Fannie Lou Hamer (1917-1977) was born a sharecropper and had just a few years of schooling, but she became a pivotal player in the civil rights movement.
In August 1964, when Democrats refused to allow African Americans to represent their party as delegates at the presidential convention, Fannie Lou Hamer led the Mississippi Freedom Democratic Party (MFDP) in their challenge against the all-white delegation.
The MFDP felt that because Mississippi had such a large black population, there should certainly be black representation at the convention. Fannie Lou Hamer bravely testified to the committee that she had been jailed, beaten, and refused the right to vote.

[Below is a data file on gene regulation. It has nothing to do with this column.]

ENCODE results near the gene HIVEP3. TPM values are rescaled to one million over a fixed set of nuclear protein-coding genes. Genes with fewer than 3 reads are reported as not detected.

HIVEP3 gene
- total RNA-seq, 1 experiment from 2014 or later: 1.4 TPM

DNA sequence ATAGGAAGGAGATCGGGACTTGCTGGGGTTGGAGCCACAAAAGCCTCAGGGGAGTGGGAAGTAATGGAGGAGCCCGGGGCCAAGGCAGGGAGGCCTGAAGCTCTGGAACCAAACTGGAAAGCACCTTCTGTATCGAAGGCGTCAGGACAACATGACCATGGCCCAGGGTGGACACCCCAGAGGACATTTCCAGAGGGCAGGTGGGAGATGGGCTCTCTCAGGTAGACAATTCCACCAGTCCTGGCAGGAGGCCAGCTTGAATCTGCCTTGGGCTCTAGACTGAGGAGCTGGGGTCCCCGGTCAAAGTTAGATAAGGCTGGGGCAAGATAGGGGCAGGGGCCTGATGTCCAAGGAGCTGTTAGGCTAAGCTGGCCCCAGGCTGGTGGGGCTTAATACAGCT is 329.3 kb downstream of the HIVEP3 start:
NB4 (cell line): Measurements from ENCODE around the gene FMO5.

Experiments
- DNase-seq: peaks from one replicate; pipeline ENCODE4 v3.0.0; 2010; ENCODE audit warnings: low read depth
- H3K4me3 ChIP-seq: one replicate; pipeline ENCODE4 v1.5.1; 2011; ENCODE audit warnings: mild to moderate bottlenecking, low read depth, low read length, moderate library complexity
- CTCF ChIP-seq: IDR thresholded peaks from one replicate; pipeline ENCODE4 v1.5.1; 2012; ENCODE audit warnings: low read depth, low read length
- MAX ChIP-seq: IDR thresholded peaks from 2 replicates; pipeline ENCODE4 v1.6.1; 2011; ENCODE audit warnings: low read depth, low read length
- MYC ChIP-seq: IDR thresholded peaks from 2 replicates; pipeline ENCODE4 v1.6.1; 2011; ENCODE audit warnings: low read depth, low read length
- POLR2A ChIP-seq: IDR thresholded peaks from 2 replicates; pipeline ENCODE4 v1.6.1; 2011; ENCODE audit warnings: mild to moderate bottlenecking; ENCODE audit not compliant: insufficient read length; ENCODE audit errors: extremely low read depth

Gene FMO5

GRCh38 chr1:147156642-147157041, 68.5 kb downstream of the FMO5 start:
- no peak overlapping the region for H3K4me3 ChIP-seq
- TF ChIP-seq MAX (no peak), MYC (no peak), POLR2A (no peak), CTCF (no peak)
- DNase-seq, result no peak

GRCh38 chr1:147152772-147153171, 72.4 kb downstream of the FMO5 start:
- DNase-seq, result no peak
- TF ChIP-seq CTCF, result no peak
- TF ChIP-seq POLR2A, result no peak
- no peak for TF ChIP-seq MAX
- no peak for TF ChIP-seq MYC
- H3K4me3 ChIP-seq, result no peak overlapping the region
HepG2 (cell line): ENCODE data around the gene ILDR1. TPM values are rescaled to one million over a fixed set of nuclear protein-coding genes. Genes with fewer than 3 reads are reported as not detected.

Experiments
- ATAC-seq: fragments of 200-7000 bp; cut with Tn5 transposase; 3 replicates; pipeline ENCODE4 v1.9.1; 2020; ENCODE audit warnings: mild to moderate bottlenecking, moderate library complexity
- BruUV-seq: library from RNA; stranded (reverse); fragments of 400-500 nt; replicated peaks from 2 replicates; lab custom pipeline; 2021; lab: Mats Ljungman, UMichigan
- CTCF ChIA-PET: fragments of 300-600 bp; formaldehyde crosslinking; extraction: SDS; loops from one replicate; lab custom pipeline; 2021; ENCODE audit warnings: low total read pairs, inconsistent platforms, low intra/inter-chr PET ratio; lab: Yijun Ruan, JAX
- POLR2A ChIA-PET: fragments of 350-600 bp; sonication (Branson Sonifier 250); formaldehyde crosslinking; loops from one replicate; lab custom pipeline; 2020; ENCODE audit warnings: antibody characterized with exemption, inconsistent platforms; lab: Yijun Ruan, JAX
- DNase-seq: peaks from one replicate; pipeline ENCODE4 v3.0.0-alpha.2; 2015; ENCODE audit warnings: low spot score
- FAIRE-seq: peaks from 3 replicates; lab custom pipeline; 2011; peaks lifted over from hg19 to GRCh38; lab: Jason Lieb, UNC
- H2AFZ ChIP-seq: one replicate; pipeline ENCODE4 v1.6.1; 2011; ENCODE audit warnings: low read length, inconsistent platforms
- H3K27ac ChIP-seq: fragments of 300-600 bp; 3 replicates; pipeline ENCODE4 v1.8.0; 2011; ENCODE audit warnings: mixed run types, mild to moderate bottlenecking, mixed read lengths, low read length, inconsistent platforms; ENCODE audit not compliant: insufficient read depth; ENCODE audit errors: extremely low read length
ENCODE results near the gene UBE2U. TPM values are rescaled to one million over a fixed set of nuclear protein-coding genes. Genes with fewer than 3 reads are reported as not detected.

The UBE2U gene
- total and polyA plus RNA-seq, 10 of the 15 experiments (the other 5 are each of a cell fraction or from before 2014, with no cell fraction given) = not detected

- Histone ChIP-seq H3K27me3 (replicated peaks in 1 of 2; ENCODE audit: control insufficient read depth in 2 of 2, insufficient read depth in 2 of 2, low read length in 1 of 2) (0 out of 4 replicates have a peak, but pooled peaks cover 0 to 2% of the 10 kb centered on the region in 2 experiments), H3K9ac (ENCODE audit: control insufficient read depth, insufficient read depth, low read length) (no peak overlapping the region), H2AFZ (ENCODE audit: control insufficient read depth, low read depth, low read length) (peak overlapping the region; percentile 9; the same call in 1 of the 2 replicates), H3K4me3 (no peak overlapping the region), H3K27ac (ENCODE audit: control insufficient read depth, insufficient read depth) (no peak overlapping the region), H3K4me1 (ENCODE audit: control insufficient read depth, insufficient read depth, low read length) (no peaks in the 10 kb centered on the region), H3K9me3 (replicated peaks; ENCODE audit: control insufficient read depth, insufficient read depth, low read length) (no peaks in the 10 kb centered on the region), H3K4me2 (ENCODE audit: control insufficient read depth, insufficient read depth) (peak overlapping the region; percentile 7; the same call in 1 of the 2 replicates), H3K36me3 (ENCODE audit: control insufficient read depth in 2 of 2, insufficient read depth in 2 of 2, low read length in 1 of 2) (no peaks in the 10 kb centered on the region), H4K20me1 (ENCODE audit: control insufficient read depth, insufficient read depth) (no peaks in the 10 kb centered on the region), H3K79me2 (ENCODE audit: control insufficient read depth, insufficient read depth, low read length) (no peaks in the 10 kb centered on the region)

Many others risked their lives in this battle for fairness. The MFDP lost that year, but in 1968 she was among the first African American delegates to the Democratic National Convention.
She went on to speak often for the cause of civil rights.